One of the more obvious trends playing out in the early days of the COVID-19 pandemic was consumers eating more at home than usual. And this made perfect sense, as restaurants were mostly limited to take-out, delivery or drive-thru — or closed altogether.
Months later, many restaurants across the world have reopened with some limitations.
The key question remains: will consumers return to dine-in restaurant chains as they did before, and what impact will this have on their stocks?
Fact: People Are Cooking More At Home
If you wanted to sit down and enjoy a steak back in April, your options were limited: make it yourself or hope that a takeaway meal was still hot and fresh by the time it was brought home.
Many people opted for the first option, and if it is sustainable, the trend doesn't bode well for a chain like Texas Roadhouse Inc TXRH
"I can say that outdoor cooking channels on YouTube are getting more activity, and I am fielding a lot more questions than usual about techniques and recommendations regarding grills and other pieces of equipment," Gregory Mrvich, host of "Ballistic BBQ" on YouTube, told Benzinga in late April.
The Data Doesn't Support A Return To RestaurantsData from the U.S. The Department of Agriculture showed that consumers spent around 51% of their food and drink budget away-from-home in 2019, Terrie Wendricks, vice president of consumer and shopper insights at C+R Research, told Benzinga in an email. The firm's estimates show a dramatic shift, as 70% of consumers are spending their food and drink dollars in the grocery category. This may explain why chains more associated with dine-in eating like Ruth's Hospitality Group, Inc. RUTH experienced sharper losses compared to other restaurant peers when COVID-19 concerns resurfaced in late September.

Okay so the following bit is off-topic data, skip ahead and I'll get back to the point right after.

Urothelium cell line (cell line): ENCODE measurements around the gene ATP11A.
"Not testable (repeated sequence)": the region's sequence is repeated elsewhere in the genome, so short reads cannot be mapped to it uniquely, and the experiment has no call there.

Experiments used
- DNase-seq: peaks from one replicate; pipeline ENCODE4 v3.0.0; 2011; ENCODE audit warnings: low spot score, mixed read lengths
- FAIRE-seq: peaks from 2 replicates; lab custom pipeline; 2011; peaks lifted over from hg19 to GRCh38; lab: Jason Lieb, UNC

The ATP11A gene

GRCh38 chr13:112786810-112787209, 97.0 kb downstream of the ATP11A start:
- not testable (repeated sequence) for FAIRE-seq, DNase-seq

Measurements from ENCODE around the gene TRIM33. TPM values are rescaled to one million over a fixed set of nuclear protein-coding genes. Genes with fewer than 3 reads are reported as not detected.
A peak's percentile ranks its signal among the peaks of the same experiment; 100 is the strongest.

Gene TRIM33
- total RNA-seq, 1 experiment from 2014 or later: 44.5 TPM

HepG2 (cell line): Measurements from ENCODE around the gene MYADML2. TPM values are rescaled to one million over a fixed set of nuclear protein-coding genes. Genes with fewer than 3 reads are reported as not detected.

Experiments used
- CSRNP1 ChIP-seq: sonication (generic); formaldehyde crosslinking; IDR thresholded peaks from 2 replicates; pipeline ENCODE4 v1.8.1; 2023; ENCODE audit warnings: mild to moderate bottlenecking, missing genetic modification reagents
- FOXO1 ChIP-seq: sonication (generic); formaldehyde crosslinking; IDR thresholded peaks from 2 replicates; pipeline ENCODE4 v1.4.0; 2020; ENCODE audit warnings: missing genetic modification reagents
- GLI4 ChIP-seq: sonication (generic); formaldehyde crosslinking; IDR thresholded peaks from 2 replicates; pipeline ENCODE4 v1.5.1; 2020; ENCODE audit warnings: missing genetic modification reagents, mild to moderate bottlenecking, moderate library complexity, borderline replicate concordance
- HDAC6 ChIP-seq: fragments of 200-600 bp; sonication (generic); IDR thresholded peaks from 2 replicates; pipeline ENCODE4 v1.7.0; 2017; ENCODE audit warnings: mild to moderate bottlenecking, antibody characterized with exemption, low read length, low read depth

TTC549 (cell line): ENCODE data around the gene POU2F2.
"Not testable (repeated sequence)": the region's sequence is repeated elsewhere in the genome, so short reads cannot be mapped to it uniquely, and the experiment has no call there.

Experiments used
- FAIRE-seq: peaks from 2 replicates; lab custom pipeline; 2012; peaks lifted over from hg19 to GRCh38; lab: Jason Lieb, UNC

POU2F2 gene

‘Good Health And Whole Foods'
Restaurant Supplier: Cooking At Home ‘Here To Stay'
Analyst Prefers ‘Affordable' Restaurant Names
A handful of food companies recently confirmed that the early trends of people cooking at home remained unchanged throughout the summer months.
For example, spice company McCormick & Company, Incorporated MKC said in its third quarter earnings report that it benefited from "the sustained consumer preference for cooking more at home."
Consumers aren't just spending their money on prepared and frozen meals, Wendricks said.
In fact, studies point to 27% of consumers planning more meals in advance and 20% are trying new dishes more.
An estimated 44% of people prioritize using perishable foods before they spoil and 36% of people have adopted healthier eating habits.
In what could be considered a bearish indicator for a complete restaurant recovery, separate data from Acosta found that 33% of people have found a new passion for cooking since the start of the pandemic, Wendricks said.
The Acosta study also found that 41% of people will wait for one to five months to revisit a restaurant once their state or local lockdowns are lifted and another 20% said it will be a wait of six or more months.
Ultimately, the fate of the restaurant sector may even be out of its hands.
"A lot of this is going to depend on the impact COVID has on the economy and what local/state/federal governments do to aid consumers," Wendricks said. "The less disposable income households have, the less they are willing to spend a premium."